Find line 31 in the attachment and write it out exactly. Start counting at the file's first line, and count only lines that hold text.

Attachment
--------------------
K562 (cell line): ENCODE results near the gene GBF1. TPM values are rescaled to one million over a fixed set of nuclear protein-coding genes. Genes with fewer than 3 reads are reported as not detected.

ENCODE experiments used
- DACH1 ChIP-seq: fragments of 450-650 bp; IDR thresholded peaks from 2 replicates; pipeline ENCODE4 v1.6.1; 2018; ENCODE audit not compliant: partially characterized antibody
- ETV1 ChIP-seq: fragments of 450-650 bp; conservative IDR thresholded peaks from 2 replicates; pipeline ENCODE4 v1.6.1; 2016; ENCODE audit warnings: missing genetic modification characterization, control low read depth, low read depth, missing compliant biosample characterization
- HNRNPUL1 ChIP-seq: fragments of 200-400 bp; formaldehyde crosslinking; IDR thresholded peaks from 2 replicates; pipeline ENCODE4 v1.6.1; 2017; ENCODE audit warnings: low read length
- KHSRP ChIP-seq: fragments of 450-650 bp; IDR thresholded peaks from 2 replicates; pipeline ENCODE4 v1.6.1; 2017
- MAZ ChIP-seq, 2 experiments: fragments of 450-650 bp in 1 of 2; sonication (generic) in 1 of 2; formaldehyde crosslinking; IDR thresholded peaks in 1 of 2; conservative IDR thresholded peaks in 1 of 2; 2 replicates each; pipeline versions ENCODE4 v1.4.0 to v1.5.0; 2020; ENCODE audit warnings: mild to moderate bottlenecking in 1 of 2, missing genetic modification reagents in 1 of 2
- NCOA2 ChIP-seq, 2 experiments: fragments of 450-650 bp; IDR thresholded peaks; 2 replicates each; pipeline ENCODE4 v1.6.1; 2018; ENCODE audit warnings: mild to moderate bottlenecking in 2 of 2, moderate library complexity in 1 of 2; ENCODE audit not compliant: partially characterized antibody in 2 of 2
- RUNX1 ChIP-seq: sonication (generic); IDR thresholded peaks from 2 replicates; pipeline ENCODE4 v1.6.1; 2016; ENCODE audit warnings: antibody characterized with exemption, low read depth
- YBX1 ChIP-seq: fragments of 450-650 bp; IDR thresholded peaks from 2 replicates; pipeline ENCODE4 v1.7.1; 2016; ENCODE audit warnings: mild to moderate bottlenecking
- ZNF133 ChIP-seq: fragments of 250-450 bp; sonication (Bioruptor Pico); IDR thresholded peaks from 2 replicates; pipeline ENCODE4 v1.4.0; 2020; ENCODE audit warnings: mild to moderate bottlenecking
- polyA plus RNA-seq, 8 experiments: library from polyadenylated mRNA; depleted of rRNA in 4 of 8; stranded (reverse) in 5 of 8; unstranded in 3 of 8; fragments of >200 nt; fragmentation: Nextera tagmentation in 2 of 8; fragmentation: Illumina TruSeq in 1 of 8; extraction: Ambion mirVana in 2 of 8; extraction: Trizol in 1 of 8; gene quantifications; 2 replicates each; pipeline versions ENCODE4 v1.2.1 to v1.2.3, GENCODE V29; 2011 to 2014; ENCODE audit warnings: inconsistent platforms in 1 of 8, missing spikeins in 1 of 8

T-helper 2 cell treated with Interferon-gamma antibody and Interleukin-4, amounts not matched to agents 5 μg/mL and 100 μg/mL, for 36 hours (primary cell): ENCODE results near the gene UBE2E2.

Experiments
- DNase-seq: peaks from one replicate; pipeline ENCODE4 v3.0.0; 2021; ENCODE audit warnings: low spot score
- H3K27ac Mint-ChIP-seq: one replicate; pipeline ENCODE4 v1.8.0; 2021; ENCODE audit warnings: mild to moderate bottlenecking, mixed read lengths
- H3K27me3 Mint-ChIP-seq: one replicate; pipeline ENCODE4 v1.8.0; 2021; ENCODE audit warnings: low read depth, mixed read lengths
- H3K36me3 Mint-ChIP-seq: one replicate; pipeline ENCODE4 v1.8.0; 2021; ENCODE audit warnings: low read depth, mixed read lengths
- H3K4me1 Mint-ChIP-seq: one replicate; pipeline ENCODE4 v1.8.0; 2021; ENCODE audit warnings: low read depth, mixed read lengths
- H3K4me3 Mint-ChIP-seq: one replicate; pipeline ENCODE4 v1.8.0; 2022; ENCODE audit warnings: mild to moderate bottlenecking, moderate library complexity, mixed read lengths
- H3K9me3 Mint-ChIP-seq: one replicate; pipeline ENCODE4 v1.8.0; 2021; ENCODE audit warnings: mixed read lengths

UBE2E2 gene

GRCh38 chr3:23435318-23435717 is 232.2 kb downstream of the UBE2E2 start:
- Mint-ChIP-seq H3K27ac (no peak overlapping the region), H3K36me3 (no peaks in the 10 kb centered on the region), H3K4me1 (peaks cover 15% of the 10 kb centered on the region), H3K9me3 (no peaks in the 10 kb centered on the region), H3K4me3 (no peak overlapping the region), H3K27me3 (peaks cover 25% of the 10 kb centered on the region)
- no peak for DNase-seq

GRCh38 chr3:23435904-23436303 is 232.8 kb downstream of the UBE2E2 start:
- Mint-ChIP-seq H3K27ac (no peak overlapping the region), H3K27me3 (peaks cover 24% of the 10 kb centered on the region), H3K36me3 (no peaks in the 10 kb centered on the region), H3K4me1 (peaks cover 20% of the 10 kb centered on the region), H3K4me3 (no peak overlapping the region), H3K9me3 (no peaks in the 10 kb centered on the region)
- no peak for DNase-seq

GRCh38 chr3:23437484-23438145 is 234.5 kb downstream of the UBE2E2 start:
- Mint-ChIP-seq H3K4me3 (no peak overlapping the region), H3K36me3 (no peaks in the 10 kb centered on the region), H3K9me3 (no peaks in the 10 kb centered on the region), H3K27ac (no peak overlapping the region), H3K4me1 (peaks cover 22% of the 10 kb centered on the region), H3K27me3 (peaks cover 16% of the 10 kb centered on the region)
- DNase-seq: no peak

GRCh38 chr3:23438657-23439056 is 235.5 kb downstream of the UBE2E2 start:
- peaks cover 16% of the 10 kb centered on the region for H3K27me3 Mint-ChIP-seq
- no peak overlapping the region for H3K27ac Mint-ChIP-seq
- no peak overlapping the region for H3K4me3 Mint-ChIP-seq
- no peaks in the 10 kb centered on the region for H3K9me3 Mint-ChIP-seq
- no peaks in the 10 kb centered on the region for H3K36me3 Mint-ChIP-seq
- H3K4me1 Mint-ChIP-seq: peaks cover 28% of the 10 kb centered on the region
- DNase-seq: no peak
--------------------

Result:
- DNase-seq: no peak